A very thoughtful piece. Thanks to Officer Pickett for his honesty and openness. It would be awesome, although understandably unlikely, to have Mr. Walker’s account of those days and that experience as well.
Another amazing piece from Officer Pickett. Thank you for bringing some sense to the conversation. We need real solutions, and relying on the Police to solve our much larger, systemic problems is unsustainable.
Thank you Officer Pickett for writing this and giving us your perspective. I have a question for you? While I was helping with the homeless street count the week before last I heard about another homeless bashing and the search for a yellow truck spotted at the scene. Last week one of my disabled homeless clients told me about another incident. From someone who is a little more in the know than we generally are how prevalent is violence against people experiencing homelessness?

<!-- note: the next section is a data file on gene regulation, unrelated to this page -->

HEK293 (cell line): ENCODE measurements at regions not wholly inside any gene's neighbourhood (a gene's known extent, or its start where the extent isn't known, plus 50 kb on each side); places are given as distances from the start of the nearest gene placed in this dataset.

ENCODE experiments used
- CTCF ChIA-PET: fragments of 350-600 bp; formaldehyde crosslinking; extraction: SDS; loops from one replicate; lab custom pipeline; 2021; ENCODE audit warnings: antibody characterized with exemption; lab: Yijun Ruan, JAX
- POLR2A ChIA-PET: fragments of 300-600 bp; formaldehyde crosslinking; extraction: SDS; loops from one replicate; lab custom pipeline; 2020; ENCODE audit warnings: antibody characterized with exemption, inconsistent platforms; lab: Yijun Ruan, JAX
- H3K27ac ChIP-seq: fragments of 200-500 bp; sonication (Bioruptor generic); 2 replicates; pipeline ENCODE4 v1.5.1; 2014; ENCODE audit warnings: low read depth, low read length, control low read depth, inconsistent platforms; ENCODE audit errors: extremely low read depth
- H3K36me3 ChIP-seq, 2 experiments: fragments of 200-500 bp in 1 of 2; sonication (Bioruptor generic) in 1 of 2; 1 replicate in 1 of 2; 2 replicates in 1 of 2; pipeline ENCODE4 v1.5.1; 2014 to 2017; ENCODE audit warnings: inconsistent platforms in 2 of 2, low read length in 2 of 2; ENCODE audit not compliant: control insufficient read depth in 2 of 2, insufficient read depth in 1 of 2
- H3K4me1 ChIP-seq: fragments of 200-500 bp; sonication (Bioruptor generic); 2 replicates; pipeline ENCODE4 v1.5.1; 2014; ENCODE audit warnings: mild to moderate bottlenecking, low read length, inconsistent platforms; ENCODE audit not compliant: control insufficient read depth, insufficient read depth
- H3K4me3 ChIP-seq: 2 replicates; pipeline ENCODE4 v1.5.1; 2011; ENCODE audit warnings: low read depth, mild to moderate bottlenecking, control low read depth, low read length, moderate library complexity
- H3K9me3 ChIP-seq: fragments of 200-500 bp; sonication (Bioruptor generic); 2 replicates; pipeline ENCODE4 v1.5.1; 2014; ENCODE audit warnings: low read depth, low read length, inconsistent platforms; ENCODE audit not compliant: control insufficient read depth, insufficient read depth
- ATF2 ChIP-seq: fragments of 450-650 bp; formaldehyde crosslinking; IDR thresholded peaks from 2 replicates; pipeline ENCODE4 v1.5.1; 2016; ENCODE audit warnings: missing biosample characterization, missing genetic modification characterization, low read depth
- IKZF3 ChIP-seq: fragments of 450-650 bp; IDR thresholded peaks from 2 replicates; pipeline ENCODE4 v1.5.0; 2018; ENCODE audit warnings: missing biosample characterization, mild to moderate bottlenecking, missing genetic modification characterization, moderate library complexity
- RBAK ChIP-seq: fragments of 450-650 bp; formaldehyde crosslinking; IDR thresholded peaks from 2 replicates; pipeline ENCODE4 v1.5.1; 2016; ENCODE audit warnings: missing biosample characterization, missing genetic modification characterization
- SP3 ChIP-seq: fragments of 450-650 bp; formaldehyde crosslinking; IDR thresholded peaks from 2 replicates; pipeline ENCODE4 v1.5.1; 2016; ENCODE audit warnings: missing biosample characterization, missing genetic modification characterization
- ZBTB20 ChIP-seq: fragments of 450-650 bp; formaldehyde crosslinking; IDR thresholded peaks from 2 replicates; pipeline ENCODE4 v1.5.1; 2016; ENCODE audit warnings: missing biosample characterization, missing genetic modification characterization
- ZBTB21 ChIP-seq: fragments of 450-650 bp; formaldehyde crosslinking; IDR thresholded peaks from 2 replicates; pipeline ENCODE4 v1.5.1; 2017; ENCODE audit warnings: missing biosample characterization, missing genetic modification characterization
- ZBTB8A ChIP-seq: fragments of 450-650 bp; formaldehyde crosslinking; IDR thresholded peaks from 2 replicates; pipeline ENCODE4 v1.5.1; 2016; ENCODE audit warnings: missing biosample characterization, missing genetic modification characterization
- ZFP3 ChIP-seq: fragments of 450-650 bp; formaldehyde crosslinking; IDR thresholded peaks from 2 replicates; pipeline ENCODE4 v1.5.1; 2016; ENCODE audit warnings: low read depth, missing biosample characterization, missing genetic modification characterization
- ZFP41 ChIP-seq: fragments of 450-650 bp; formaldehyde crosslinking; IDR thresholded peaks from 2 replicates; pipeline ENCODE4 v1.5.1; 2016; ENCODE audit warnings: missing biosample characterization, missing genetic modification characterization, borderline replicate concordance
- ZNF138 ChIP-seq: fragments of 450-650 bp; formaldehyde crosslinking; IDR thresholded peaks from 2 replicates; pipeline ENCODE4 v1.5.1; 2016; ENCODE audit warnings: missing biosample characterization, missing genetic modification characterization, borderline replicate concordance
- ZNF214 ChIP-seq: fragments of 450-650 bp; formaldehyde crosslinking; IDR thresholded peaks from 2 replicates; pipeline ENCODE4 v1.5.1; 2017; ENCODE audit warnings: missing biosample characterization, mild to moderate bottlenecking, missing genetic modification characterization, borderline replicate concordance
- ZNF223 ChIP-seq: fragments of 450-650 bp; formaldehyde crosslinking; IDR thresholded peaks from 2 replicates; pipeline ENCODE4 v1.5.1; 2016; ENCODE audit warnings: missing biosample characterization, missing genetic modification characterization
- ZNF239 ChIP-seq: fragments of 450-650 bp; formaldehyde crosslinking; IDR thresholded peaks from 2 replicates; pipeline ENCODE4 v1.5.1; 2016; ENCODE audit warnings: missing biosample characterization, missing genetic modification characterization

I have not seen any statistics regarding the question you ask, and it is in statistics where the answer lies.
If I were to simply give you my impressions based on my own experiences, I would say that violence against people experiencing homelessness perpetrated by other people experiencing homelessness is much more prevalent than violence perpetrated against homeless people by people who are housed–which is what I assume about the perpetrators in the incidents you mention above.
A better answer would come from someone experiencing homelessness!